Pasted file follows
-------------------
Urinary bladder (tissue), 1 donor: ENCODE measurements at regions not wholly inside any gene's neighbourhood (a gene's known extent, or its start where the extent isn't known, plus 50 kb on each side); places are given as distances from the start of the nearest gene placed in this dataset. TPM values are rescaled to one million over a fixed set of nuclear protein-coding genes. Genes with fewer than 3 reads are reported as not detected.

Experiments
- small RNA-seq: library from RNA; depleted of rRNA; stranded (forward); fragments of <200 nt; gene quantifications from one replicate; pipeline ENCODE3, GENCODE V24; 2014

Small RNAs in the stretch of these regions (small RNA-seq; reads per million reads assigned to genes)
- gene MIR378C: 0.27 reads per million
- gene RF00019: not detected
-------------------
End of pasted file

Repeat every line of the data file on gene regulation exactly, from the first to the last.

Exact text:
Urinary bladder (tissue), 1 donor: ENCODE measurements at regions not wholly inside any gene's neighbourhood (a gene's known extent, or its start where the extent isn't known, plus 50 kb on each side); places are given as distances from the start of the nearest gene placed in this dataset. TPM values are rescaled to one million over a fixed set of nuclear protein-coding genes. Genes with fewer than 3 reads are reported as not detected.

Experiments
- small RNA-seq: library from RNA; depleted of rRNA; stranded (forward); fragments of <200 nt; gene quantifications from one replicate; pipeline ENCODE3, GENCODE V24; 2014

Small RNAs in the stretch of these regions (small RNA-seq; reads per million reads assigned to genes)
- gene MIR378C: 0.27 reads per million
- gene RF00019: not detected